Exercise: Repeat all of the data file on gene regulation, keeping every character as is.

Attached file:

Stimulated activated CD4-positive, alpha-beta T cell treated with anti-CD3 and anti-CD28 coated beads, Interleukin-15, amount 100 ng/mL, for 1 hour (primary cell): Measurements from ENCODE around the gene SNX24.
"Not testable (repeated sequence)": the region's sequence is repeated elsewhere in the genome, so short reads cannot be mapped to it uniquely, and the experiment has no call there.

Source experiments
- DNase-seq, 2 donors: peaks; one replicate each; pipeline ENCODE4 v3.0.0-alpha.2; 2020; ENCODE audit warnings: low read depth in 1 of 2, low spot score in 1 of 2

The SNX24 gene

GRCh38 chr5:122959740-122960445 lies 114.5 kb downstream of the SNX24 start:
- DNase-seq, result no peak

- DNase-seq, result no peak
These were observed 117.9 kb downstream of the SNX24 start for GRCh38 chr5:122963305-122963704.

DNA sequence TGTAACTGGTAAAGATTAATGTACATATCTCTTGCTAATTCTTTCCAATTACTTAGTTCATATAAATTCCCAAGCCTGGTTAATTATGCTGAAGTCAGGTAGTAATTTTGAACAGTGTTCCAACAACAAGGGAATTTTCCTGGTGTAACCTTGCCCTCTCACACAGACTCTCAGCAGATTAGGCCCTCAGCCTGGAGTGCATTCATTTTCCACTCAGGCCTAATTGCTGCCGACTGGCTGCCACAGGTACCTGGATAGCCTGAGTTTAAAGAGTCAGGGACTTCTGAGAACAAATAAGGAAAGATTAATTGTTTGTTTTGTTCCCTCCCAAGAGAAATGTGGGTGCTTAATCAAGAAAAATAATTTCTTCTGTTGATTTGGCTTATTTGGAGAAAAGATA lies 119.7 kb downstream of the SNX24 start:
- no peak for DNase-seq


Stimulated activated CD4-positive, alpha-beta T cell treated with anti-CD3 and anti-CD28 coated beads, Interleukin-15, amount 100 ng/mL, for 1 hour (primary cell): Measurements from ENCODE around the gene SNX24.
"Not testable (repeated sequence)": the region's sequence is repeated elsewhere in the genome, so short reads cannot be mapped to it uniquely, and the experiment has no call there.

Source experiments
- DNase-seq, 2 donors: peaks; one replicate each; pipeline ENCODE4 v3.0.0-alpha.2; 2020; ENCODE audit warnings: low read depth in 1 of 2, low spot score in 1 of 2

The SNX24 gene

GRCh38 chr5:122959740-122960445 lies 114.5 kb downstream of the SNX24 start:
- DNase-seq, result no peak

- DNase-seq, result no peak
These were observed 117.9 kb downstream of the SNX24 start for GRCh38 chr5:122963305-122963704.

DNA sequence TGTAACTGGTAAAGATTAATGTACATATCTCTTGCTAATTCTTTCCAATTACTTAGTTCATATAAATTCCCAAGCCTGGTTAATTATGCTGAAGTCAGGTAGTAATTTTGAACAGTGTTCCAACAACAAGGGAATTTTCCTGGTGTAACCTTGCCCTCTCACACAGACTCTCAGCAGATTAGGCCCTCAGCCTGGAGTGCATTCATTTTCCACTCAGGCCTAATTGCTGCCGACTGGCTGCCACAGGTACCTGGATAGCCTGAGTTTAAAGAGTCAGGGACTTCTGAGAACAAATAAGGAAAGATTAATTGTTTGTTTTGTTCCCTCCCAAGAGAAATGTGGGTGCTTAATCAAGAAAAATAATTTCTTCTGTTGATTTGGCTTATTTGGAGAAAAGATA lies 119.7 kb downstream of the SNX24 start:
- no peak for DNase-seq